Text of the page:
Everyone who has pledged to have a dry January has confirmed that it’s a fundamentally terrible idea.
“Seriously, f**k this,” said High Court Judge Jeremy St John-Marquis.
“I’m normally on my second can by the time the train home leaves the station. I don’t know what I was thinking. Quite how I thought that life in modern Britain and sobriety are in some way compatible completely eludes me.
“Ah well, only two weeks to go and I can cop a pleasant four can buzz until Christmas.”
The trend for ‘Dry January’ has increased over the past few years amongst the sort of credulous buffoons who believe that bread gives you Ebola and think that Goji berries can cure death, bring about world peace, and raise local house prices.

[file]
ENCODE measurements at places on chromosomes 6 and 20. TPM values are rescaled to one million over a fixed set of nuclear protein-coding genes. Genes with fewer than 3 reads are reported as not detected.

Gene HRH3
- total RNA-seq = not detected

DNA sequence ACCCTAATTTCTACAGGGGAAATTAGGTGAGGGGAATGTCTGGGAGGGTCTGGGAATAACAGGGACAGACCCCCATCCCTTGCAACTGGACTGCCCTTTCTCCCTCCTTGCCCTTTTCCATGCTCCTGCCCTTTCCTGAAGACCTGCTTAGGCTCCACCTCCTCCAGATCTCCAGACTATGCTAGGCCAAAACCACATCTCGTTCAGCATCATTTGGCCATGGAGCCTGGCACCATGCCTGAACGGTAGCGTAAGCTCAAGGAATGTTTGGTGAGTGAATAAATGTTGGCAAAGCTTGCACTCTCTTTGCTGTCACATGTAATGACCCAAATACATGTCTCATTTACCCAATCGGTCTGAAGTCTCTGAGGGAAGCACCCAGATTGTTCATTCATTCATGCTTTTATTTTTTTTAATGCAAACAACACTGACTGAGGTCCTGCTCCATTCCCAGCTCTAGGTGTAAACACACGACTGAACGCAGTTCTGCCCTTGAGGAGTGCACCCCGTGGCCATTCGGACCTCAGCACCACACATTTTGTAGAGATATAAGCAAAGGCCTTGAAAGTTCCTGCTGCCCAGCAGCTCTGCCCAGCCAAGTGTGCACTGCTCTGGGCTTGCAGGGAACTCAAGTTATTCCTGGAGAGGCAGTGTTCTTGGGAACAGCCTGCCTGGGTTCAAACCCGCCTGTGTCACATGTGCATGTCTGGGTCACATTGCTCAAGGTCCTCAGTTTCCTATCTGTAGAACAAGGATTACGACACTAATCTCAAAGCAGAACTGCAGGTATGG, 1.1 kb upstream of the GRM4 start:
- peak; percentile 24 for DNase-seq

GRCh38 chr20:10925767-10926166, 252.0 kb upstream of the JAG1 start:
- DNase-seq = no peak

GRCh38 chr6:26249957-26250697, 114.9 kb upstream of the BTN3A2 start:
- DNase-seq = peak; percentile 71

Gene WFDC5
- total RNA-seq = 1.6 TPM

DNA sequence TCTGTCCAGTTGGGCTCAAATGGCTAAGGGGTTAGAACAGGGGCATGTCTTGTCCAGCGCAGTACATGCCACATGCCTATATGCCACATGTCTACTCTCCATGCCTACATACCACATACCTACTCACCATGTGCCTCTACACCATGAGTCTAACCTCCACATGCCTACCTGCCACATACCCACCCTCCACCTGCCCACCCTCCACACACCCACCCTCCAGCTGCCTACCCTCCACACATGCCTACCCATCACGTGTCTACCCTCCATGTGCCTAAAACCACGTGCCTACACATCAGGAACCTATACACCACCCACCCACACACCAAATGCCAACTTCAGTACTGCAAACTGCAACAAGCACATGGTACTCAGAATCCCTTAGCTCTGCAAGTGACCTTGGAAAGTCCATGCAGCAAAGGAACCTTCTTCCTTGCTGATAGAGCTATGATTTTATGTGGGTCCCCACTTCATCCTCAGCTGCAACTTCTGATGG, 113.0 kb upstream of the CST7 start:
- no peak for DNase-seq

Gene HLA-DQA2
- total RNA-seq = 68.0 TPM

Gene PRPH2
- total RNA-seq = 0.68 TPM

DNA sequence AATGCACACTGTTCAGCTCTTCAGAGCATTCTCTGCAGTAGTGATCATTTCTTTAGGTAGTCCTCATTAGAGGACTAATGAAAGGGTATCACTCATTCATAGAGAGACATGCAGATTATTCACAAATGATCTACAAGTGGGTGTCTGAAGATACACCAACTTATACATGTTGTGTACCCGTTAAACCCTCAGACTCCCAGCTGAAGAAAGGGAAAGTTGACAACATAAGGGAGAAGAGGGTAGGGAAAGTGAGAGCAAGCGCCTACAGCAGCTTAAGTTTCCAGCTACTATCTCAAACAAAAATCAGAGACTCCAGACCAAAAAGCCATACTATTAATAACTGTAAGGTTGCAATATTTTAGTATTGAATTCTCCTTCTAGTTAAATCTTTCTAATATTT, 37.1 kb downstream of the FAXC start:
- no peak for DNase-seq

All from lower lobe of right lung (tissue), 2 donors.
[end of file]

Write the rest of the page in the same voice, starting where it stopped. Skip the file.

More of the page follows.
“It’s basically terrible,” said office drone Simon Williams
“I used to think I enjoyed my job and had a pleasant family life, but ever since I stopped drinking two weeks ago I just want to spend every waking moment crying.
“The reality of the world around us incredibly depressing when viewed without a lens made of alcohol.”
However, some people have found coping mechanisms for getting through the month.
“Yes, I confess I would have found not drinking heavily on a daily basis a tad tricky,” said Reverend Andrew Costello of the parish of Shoreham-by-Sea.
“Happily, I’ve an enormous stash of Crack to get me through.”
Officials are urging people to abandon their Dry January challenges and start drinking again to prevent a complete breakdown of society.